Federal Reserve Chair Janet Yellen left U.S. interest rates unchanged on Wednesday, citing slow jobs gains, tepid growth and low inflation – and an impending vote in Britain on whether to quit the European Union.
“I think it’s fair to say that it was one of the factors that factored into today’s decisions,” Yellen said of the “Brexit” vote next week. “Obviously how that turns out is something that will factor into future decisions.”
It was not the first time global issues have played into Fed decisions on domestic monetary policy. Last fall the U.S. central bank deferred an expected rate rise after global markets swooned in response to an unanticipated slowdown in China’s economy.
Britain’s exit from the 28-member EU would add more uncertainty for Yellen’s Fed as it seeks to re-establish its rate-setting credibility in the face of skeptical markets which have now all but priced out a rate rise by the U.S. central bank this year.
But beyond noting a Brexit could have “consequences for economic and financial conditions in global financial markets” that could in turn affect the U.S. economic outlook and the appropriate path of U.S. policy, Yellen gave few specifics on how she saw a UK departure from the bloc playing out.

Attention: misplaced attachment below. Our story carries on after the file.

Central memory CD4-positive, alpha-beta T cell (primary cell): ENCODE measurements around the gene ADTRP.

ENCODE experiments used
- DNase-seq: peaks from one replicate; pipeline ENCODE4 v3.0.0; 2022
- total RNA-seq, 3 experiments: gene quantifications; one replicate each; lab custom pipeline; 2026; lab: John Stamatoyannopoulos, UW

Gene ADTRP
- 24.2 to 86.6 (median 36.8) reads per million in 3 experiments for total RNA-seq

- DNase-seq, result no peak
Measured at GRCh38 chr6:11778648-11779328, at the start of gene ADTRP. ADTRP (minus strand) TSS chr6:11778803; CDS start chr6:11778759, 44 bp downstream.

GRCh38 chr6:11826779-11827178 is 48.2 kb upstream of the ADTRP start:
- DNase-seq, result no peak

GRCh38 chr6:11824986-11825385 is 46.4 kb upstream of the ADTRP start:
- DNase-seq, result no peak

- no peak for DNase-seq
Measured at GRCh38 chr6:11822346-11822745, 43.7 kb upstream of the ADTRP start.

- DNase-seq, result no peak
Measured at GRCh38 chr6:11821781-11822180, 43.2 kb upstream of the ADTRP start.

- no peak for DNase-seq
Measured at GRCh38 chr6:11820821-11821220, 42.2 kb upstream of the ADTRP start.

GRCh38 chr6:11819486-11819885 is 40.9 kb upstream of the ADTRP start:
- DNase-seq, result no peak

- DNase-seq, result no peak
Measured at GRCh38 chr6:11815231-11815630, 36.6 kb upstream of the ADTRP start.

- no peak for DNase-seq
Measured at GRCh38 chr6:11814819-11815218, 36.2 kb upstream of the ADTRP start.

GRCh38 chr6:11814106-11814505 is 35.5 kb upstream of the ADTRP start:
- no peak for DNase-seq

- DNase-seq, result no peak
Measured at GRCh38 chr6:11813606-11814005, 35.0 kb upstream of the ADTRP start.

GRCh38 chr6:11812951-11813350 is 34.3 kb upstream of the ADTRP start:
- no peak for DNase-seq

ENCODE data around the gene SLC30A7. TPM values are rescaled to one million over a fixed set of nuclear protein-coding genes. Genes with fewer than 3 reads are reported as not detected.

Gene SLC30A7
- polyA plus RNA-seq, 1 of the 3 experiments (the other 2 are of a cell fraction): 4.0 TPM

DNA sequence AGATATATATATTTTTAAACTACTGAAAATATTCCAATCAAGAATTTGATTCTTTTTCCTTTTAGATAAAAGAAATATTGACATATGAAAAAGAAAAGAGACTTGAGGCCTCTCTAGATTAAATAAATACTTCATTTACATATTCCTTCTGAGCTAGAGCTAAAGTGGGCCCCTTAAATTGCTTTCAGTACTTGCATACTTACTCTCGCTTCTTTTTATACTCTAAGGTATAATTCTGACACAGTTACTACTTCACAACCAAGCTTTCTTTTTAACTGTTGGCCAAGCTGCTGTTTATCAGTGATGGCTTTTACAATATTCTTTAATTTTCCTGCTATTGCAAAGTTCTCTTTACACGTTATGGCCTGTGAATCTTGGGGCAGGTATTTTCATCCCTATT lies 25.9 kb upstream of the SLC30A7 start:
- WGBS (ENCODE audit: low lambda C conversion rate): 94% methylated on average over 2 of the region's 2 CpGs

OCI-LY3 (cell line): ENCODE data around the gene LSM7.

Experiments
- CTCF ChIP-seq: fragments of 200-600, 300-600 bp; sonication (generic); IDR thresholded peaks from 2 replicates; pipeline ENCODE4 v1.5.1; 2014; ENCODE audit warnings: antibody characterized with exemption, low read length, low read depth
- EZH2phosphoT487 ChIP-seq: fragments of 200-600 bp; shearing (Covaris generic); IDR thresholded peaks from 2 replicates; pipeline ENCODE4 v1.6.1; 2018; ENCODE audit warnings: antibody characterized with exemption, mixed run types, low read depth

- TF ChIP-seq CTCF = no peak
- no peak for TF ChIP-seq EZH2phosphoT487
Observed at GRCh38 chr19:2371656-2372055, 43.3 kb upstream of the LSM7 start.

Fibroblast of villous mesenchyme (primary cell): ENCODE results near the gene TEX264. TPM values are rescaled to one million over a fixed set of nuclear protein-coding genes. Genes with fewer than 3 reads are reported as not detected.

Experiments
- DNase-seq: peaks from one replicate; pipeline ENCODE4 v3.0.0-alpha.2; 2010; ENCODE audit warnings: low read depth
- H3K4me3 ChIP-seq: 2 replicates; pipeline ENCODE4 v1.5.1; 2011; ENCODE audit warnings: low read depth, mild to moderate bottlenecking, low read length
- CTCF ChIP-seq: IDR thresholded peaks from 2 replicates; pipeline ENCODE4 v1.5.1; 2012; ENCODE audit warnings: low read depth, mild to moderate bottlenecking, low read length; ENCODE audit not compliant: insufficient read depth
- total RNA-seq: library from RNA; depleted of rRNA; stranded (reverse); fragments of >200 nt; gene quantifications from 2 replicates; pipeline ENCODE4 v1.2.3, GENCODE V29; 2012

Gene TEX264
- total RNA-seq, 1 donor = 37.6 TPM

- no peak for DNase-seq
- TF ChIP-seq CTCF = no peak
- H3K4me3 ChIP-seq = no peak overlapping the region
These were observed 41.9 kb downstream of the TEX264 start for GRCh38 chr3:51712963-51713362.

Economists fear a “leave” vote could unleash turmoil on global financial markets. Traders in London are readying for all-nighters after polls close late on June 23.
Global exchanges say they will be on the lookout for disruptions.
The European Central Bank is prepared to pledge to backstop financial markets alongside the Bank of England.
And the Fed has standing swap agreements that would allow the BOE to buy sterling with dollars borrowed directly from the U.S. central bank under arrangements first used in response to the global financial crisis in 2008.
There are conflicting signals on how Britons will vote, with betting odds suggesting they will opt to stay in the EU, and some polls showing a “leave” decision will win out.
On Wednesday, however, even the reliably hawkish president of the Kansas City Fed, Esther George, agreed with her colleagues that rates should not rise. She did not say why, although some economists conclude she was swayed by Brexit uncertainty.